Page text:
Vijayaditya II of the Eastern Chalukya family overthrew Bhima Salki, the ruling Rashtrakuta feudatory at Vengi, took possession of the throne and continued his hostilities against the Rashtrakutas. He captured Sthambha (modern Kammamettu), a Rashtrakuta stronghold. From the Cambay and Sangli plates it is known that Amoghavarsha Nrupathunga I overwhelmingly defeated the Vengi Chalukyas and drove them out of their strongholds in the battle of Vingavalli. The Bagumra records mention a "Sea of Chalukyas" invading the Ratta kingdom which Amoghavarsha Nrupathunga I successfully defended. After these victories he assumed the title Veeranarayana.
Tranquility was restored temporarily by a marriage between Vijayaditya II's son, Vishnuvardhana V, and the Ratta princess Shilamahadevi, a sister of Karka of the Gujarat branch. However, Vishnuvardhana V attacked the northern Kalachuri feudatory of the Rashtrakutas in Tripuri, central India, and captured Elichpur near Nasik. Amoghavarsha Nrupathunga I killed Vishnuvardhana V in 846 but continued a friendly relationship with the next Chalukya ruler, Gunaga Vijayaditya III, and suppressed the recalcitrant Alupas of South Canara under prince Vimaladitya in 870. Likewise, Amoghavarsha Nrupathunga I maintained friendly interactions with the Pallava who were busy keeping the Pandyas at bay. The Pallavas had marital ties with the Rashtrakutas as well. Nandivarman was married to a Ratta princess, Sankha, and their son was also called Nrupathunga. This has prompted historians to suggest that the Pallava king must have married Amoghavarsha Nrupathunga I's daughter.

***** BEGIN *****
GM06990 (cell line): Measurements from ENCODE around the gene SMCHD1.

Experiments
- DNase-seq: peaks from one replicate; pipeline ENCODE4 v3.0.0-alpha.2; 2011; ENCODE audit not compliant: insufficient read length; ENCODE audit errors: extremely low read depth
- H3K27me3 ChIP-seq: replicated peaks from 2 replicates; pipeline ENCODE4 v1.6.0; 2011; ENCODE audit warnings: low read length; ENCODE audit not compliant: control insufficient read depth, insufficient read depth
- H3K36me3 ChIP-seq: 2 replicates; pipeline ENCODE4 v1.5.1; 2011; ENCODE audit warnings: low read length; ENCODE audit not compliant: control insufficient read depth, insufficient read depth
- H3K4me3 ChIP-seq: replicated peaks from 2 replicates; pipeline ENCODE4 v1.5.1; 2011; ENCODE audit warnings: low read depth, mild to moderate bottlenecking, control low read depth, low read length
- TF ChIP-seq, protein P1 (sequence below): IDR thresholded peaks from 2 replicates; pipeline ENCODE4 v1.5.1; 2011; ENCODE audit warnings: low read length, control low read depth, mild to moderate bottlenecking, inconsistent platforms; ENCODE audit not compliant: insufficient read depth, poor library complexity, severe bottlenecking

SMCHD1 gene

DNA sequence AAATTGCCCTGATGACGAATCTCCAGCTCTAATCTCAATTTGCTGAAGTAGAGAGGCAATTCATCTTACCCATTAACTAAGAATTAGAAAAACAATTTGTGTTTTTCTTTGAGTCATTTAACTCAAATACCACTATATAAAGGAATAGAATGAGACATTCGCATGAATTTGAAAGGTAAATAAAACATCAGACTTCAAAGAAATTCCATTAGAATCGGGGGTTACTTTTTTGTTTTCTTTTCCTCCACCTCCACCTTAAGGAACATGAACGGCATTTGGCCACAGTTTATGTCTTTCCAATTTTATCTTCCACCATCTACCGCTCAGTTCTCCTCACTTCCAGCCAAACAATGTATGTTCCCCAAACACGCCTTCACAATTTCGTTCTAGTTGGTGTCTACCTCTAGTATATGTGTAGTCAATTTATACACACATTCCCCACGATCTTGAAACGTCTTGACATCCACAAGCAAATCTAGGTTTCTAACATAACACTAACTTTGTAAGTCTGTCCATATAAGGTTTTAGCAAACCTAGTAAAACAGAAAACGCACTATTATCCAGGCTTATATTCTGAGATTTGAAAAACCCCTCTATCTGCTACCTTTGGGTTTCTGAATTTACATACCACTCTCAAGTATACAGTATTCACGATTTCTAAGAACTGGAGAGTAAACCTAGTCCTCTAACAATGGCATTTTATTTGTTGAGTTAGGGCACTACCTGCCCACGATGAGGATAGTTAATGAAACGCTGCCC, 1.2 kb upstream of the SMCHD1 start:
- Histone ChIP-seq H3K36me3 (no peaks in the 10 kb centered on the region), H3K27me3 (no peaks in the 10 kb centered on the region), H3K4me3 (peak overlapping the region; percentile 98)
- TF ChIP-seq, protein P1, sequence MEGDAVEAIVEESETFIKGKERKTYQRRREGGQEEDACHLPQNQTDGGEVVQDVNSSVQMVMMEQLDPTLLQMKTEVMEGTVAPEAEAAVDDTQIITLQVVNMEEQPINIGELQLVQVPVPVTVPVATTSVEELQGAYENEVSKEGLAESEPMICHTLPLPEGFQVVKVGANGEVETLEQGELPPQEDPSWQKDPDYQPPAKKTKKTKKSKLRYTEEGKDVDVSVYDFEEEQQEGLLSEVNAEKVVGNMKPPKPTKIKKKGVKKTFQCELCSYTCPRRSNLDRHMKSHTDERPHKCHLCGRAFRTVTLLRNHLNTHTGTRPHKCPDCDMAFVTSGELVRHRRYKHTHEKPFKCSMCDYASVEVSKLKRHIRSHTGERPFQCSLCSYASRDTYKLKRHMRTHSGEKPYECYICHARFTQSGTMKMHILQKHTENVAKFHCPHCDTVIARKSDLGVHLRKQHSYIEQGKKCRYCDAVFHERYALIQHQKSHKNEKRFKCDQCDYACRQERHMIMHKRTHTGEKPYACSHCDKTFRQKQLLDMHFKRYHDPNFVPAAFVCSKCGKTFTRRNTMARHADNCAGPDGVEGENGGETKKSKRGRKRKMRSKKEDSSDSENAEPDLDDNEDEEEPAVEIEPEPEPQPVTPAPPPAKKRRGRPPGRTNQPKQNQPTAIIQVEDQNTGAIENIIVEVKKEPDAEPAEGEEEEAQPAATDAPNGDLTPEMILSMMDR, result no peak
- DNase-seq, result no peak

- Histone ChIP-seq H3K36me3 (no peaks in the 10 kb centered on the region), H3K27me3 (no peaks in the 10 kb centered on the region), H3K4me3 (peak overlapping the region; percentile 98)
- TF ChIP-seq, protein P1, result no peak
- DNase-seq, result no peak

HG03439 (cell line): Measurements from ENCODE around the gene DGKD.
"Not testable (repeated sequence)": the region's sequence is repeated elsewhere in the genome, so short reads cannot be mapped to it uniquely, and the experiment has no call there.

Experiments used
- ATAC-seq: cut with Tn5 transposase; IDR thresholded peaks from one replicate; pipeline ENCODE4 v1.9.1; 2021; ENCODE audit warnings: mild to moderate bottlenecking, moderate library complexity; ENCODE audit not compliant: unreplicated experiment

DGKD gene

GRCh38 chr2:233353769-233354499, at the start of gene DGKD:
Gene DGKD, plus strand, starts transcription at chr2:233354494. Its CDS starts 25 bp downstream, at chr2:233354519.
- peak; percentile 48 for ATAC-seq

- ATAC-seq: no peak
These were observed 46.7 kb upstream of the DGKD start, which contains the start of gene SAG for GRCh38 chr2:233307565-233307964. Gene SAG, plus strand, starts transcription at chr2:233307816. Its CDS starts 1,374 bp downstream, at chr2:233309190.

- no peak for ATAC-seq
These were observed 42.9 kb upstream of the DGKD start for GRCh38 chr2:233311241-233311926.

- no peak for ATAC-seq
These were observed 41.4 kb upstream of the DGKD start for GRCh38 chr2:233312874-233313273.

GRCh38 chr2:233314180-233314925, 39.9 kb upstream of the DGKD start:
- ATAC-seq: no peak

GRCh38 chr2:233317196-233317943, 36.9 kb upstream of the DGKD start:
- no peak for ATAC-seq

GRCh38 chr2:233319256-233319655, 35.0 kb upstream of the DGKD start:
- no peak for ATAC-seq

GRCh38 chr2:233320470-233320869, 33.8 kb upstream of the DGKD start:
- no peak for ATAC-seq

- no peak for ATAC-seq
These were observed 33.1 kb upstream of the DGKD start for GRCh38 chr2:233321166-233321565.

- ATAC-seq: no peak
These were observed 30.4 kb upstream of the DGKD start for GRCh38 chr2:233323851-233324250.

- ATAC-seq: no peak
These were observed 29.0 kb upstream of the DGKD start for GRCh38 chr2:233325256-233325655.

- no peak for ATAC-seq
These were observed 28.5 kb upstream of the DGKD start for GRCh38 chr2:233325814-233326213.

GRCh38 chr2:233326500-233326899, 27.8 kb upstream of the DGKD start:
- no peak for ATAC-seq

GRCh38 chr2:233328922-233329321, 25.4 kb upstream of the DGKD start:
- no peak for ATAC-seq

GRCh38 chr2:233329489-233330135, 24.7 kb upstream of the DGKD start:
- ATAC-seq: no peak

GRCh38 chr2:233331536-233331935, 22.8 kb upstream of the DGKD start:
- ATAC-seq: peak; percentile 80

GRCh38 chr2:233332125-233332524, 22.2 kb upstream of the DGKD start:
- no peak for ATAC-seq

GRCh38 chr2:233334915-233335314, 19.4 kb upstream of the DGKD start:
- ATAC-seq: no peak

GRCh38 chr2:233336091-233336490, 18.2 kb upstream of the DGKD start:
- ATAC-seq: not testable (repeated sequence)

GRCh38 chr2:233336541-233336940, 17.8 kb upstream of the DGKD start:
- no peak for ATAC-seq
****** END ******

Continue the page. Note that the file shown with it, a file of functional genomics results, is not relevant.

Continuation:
The Sanjan inscriptions of 871 claim Amoghavarsha Nrupathunga I made a great effort to overthrow the kingdom of the Dravidas. The record also states that Amoghavarsha Nrupathunga I imprisoned for life the Gangavamshi ruler and also those in his own court who had carried out plots against him.